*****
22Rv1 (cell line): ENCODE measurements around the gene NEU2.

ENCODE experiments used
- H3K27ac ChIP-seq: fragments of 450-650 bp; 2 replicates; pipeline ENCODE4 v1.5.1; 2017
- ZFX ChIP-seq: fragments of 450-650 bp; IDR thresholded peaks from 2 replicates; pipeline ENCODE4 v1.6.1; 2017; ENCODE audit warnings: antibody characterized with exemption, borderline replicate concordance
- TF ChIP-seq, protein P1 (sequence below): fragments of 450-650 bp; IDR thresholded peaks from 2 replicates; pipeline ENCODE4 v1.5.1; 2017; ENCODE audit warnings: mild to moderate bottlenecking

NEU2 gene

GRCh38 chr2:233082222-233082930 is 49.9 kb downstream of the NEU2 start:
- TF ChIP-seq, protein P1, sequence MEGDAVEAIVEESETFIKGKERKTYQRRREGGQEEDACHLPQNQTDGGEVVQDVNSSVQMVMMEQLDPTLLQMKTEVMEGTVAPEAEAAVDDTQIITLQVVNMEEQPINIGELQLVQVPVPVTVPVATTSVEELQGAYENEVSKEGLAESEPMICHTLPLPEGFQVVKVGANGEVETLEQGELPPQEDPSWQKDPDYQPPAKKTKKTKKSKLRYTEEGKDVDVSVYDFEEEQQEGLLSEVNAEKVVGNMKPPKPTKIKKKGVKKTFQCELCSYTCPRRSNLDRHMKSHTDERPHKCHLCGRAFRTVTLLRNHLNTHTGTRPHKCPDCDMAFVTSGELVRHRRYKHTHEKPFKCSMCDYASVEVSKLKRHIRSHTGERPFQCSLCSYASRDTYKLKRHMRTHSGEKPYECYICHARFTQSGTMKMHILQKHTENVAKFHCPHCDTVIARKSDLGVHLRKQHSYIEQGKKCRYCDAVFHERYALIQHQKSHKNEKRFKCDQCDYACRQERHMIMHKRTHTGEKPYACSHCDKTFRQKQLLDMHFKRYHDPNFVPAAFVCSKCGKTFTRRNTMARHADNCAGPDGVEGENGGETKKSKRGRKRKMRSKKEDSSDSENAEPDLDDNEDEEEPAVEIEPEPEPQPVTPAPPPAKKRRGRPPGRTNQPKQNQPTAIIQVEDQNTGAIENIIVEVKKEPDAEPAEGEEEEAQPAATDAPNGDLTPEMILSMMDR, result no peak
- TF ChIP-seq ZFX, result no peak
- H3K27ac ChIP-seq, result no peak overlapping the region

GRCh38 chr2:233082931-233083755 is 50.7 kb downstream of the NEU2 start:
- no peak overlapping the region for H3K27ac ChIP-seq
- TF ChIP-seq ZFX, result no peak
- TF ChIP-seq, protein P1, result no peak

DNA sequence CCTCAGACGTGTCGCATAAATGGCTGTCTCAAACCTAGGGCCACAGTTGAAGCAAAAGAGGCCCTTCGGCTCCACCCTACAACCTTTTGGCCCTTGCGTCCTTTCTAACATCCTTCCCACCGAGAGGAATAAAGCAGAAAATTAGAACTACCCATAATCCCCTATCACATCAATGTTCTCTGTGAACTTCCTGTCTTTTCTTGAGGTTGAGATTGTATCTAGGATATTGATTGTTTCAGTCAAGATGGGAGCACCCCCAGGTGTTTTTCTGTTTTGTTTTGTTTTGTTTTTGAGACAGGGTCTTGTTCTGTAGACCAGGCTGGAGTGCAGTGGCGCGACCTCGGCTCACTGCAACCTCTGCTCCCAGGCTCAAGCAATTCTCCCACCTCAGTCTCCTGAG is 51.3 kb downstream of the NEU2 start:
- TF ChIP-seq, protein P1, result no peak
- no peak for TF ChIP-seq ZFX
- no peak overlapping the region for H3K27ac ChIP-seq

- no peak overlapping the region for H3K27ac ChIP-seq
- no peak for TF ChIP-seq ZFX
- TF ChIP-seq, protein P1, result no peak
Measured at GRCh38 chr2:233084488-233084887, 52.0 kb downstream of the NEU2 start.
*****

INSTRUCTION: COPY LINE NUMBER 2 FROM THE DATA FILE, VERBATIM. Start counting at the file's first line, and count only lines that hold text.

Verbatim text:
ENCODE experiments used